Join us for this live webinar on Wednesday, September 30 at 10 a.m. Pacific, 1 p.m. Eastern. Register here for free.
Malcolm Ellerbe sees it everyday: SaaS companies or cloud-based companies that are caught off-guard by tax liabilities they’ve been entirely unaware of. Ellerbe is a tax consultant at Armanino LLP and just about all of his clients are investor-backed cloud-based organizations. Once they reach what he calls an inflection-point — where they have 50 percent year-over-year revenue growth — big issues come up that could have been avoided.
“I’ve had so many CEO’s tell me, ‘Malcolm, you don’t understand, it’s software as a service, and services are not taxable,'” Ellerbe says. But just because ‘service’ is in the name, it doesn’t mean what you’re selling is exempt from tax.
“17 states currently tax what I’ll call SaaS /remote-access software,” Ellerbe explains. “Many of those tax that as constructive use of software. Others tax it as data processing. Others tax it as digital automated services — and others may tax it as just a taxable growth receipt.”
It can quickly become a nightmare with a host of issues, not least of which is leaving revenue on the table.
“With sales tax, it’s effectively coming off your margins,” Ellerbe says. “Whereas you could have been collecting this tax from your customers all along.”
Companies also frequently trip up on international tax exposure that could be avoided with the proper planning. “They don’t realize they have liabilities,” says Ellerbe, “or they haven’t structured themselves properly, or they have employees instead of contractors.”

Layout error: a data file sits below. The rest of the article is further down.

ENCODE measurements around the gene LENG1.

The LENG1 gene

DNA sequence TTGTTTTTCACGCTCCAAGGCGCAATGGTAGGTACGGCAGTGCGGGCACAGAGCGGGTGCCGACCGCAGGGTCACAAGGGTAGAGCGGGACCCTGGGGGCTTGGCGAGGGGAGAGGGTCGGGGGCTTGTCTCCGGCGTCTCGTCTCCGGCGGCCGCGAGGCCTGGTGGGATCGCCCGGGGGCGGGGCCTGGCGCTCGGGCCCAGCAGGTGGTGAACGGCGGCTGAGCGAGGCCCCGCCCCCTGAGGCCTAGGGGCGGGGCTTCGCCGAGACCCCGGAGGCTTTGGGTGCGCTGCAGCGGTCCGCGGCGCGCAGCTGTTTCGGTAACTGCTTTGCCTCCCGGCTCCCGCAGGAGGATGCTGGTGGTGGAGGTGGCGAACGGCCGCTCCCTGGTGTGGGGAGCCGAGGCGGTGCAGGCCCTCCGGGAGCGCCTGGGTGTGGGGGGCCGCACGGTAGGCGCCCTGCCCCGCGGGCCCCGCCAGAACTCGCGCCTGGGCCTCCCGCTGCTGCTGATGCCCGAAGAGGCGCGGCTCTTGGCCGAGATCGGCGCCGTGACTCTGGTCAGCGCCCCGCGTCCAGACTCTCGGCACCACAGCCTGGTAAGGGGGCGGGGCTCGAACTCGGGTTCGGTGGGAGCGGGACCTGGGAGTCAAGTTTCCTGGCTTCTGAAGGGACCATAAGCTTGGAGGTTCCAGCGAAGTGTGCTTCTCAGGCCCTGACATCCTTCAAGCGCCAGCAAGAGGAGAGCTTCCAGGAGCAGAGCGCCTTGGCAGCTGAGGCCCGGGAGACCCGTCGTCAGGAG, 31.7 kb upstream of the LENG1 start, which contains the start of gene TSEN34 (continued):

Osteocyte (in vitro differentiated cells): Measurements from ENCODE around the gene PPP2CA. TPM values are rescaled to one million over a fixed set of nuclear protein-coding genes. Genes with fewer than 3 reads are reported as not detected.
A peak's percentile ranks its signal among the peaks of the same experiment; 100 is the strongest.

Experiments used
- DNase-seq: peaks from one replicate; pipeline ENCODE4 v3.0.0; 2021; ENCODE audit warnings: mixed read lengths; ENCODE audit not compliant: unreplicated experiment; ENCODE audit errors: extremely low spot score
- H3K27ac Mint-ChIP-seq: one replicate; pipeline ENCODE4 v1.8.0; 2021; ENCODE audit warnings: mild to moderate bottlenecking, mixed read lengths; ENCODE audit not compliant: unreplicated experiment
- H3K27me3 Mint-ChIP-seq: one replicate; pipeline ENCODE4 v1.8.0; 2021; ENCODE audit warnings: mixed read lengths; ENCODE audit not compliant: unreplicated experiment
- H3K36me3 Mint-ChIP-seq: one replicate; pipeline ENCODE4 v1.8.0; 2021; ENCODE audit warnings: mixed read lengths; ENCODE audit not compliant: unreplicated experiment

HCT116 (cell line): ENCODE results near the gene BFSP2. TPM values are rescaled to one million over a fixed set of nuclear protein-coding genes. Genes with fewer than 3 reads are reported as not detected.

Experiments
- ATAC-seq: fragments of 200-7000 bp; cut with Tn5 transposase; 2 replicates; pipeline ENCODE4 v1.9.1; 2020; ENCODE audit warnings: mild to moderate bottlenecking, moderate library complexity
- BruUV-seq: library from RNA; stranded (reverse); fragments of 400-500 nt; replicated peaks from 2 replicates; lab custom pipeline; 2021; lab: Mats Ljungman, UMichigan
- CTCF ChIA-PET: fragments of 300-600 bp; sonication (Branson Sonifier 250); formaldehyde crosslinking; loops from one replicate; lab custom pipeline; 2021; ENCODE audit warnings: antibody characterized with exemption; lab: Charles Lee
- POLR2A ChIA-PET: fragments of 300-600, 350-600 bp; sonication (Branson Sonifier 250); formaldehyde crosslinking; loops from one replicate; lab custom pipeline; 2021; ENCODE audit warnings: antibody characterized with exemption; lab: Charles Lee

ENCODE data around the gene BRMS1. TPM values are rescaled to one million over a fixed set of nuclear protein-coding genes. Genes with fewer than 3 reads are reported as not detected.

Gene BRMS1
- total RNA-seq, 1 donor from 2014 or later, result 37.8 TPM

But, of course, the biggest issues develop when a company is entertaining an offer to acquire the company, or getting ready for an IPO. In the case of selling, because taxes are such a common oversight, acquiring companies often want to escrow funds to cover contingent liabilities. “Sales tax is one of the highest profile of those,” says Ellerbe. “The prospective buyer surprises the owner of the company by saying ‘We want to escrow 2 million dollars to cover these taxes and other issues.'”
For an IPO, it’s much more focused on tax compliance. “It’s not just an escrow issue,” says Ellerbe. “In preparation for the S1 filing, auditors will require that control procedures be put into place to be stock compliant — there will be a lot more scrutiny. So it’s not just sales tax, and not just international tax, but true compliance issues around the tax provision.”
Ellerbe would love to see tech execs become far more educated about these issues early on — otherwise ignorance can be a harsh teacher, and the results may not be pretty. He’s seen it just too many times.
“I take the no surprises approach,” says Ellerbe. “The CFO should try and find out what the CFO doesn’t know, because someone on the board may be aware of these issues and catch them flat-footed, and say ‘What do you mean we’ve got this due diligence going on, or we’ve got this IPO coming up, and we’ve got all these tax issues? What’s going on? Weren’t you aware of this?'”
As Ellerbe explains, it’s just a matter of time in a tech company’s life cycle when they’re going to have to deal with these issues. Why not take an hour our of your day, join this stellar panel of tax pros who deal daily with companies like yours, and discover some of those things that are far better understood now than later?
Don’t miss out!
In this webinar, you’ll:
- Gain greater visibility to common sales tax loopholes that often snag hot tech startups and entrepreneurs
- Determine whether sales tax is even an issue for your organization — you might be surprised.
- Learn ways that international tax in growth stage companies can be the make or break point for that next IPO
- Get a high level overview of other tax considerations like net operating losses, impact of stock compensation, and the states that are currently taxing cloud computing services.
Malcolm Ellerbe, Tax Partner, Armanino
David Sordello, CPA, Corporate Tax, Armanino
Jon Davies, Tax Partner, International Tax, Armanino
This webinar is sponsored by Avalara.